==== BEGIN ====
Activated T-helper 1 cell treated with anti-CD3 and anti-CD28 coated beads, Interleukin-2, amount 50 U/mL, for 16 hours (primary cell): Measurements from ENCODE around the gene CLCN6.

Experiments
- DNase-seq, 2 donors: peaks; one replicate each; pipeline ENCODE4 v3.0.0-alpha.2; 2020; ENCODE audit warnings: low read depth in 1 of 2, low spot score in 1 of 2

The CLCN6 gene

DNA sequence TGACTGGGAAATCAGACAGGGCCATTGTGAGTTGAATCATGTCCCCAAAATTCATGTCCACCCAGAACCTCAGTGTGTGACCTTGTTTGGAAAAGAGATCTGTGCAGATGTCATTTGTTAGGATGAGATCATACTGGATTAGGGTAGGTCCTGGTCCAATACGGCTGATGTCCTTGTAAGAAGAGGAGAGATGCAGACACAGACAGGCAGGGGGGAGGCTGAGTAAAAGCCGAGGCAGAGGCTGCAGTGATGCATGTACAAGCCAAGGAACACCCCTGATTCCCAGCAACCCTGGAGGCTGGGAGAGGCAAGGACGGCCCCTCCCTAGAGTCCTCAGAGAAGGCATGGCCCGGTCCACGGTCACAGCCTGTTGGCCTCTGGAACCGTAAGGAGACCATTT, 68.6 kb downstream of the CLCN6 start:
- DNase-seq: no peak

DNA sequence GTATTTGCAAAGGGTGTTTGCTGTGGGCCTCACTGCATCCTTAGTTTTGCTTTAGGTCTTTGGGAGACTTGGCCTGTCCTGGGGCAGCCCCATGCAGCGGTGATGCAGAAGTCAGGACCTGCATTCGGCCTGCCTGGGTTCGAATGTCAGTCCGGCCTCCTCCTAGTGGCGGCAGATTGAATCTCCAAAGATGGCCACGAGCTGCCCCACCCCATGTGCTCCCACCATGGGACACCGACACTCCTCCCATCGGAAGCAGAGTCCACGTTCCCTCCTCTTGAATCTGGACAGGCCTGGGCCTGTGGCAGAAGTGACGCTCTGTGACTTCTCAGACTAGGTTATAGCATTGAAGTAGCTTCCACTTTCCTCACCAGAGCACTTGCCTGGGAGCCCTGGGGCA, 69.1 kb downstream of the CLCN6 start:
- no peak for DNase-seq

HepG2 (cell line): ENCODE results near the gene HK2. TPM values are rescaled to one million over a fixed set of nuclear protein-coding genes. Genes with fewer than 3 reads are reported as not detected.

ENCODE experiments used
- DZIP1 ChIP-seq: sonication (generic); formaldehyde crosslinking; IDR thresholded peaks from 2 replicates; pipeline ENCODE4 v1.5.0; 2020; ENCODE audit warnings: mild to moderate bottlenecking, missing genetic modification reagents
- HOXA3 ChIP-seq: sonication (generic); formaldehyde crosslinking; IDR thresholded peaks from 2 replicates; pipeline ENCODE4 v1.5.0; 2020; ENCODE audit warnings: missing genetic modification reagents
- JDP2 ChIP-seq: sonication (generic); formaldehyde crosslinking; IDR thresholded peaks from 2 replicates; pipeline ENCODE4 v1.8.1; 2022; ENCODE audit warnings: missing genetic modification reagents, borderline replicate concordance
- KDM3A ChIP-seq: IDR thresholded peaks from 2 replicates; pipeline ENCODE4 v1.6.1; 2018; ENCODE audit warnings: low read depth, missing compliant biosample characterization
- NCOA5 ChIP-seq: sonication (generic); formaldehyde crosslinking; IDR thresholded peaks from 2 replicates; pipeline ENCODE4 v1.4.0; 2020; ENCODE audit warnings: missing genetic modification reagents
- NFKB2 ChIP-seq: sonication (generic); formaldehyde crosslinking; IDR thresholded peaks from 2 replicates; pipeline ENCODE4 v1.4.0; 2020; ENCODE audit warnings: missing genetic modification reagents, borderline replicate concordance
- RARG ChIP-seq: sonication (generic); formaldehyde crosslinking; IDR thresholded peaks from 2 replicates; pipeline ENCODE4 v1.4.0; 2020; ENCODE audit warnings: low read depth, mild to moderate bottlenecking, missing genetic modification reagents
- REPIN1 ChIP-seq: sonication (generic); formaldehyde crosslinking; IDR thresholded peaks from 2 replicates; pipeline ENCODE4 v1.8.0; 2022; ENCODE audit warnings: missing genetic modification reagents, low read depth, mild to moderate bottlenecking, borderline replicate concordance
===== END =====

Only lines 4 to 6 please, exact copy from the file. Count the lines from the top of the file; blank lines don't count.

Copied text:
The CLCN6 gene

DNA sequence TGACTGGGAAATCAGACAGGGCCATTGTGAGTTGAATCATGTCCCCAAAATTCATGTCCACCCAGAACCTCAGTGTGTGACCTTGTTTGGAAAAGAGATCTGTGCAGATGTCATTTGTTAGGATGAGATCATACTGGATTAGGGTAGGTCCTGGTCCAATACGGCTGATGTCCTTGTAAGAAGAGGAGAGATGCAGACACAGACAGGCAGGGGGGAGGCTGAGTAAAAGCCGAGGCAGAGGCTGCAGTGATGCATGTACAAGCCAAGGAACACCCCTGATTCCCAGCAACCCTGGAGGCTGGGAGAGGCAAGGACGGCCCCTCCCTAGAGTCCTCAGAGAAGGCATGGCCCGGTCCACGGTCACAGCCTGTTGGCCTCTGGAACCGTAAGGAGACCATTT, 68.6 kb downstream of the CLCN6 start:
- DNase-seq: no peak